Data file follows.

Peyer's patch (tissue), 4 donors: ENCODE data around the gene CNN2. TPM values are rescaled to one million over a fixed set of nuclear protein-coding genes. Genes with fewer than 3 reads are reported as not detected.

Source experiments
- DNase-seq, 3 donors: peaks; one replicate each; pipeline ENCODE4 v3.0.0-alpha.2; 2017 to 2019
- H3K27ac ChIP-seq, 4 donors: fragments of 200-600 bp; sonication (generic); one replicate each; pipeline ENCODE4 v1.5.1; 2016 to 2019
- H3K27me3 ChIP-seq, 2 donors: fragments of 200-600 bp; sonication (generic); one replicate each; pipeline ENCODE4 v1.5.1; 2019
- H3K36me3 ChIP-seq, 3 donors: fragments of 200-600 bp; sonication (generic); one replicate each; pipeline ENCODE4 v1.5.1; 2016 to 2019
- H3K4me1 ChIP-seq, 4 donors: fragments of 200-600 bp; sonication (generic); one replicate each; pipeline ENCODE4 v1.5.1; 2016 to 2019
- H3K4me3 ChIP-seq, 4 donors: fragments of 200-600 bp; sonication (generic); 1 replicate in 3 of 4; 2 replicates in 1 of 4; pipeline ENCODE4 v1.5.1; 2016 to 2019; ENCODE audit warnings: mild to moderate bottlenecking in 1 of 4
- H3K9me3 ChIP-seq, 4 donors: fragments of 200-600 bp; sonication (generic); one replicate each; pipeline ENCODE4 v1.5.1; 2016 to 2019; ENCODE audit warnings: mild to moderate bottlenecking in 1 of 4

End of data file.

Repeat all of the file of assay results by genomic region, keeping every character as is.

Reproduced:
Peyer's patch (tissue), 4 donors: ENCODE data around the gene CNN2. TPM values are rescaled to one million over a fixed set of nuclear protein-coding genes. Genes with fewer than 3 reads are reported as not detected.

Source experiments
- DNase-seq, 3 donors: peaks; one replicate each; pipeline ENCODE4 v3.0.0-alpha.2; 2017 to 2019
- H3K27ac ChIP-seq, 4 donors: fragments of 200-600 bp; sonication (generic); one replicate each; pipeline ENCODE4 v1.5.1; 2016 to 2019
- H3K27me3 ChIP-seq, 2 donors: fragments of 200-600 bp; sonication (generic); one replicate each; pipeline ENCODE4 v1.5.1; 2019
- H3K36me3 ChIP-seq, 3 donors: fragments of 200-600 bp; sonication (generic); one replicate each; pipeline ENCODE4 v1.5.1; 2016 to 2019
- H3K4me1 ChIP-seq, 4 donors: fragments of 200-600 bp; sonication (generic); one replicate each; pipeline ENCODE4 v1.5.1; 2016 to 2019
- H3K4me3 ChIP-seq, 4 donors: fragments of 200-600 bp; sonication (generic); 1 replicate in 3 of 4; 2 replicates in 1 of 4; pipeline ENCODE4 v1.5.1; 2016 to 2019; ENCODE audit warnings: mild to moderate bottlenecking in 1 of 4
- H3K9me3 ChIP-seq, 4 donors: fragments of 200-600 bp; sonication (generic); one replicate each; pipeline ENCODE4 v1.5.1; 2016 to 2019; ENCODE audit warnings: mild to moderate bottlenecking in 1 of 4